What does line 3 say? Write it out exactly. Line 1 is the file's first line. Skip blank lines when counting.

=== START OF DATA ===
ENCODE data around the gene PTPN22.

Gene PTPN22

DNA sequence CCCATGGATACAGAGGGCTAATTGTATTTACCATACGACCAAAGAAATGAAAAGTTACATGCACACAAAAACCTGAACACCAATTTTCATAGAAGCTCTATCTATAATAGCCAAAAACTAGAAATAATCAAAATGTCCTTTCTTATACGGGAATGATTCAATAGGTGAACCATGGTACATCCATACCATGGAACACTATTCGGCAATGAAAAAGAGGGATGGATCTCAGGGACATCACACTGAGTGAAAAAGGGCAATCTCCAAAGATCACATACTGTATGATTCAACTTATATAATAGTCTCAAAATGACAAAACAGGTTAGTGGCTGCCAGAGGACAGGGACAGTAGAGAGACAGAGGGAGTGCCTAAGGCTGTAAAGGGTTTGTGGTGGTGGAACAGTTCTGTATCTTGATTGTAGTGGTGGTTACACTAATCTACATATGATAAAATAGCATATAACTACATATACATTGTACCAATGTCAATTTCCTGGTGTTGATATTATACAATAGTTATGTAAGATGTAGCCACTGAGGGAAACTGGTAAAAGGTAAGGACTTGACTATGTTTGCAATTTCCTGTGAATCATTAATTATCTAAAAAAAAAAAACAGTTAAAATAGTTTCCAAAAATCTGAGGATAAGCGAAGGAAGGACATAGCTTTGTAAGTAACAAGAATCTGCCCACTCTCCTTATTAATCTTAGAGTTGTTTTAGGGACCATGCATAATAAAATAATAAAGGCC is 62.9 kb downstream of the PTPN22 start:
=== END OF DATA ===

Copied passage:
DNA sequence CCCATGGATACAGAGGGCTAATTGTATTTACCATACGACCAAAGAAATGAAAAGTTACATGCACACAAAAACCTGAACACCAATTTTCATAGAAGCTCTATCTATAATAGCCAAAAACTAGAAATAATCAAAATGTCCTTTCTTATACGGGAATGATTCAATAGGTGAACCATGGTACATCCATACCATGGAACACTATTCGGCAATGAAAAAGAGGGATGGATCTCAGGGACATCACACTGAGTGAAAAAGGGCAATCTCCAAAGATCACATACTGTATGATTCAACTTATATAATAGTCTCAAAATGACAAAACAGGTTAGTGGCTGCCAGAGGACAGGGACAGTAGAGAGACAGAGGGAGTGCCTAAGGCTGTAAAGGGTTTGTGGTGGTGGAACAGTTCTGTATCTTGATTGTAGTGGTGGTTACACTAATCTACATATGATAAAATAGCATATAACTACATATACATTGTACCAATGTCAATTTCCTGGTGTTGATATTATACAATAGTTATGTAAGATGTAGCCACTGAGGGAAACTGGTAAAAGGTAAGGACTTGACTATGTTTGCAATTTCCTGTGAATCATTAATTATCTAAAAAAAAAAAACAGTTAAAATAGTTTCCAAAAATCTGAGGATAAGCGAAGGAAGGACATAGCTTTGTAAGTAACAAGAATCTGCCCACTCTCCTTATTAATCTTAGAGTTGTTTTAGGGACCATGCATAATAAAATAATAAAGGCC is 62.9 kb downstream of the PTPN22 start: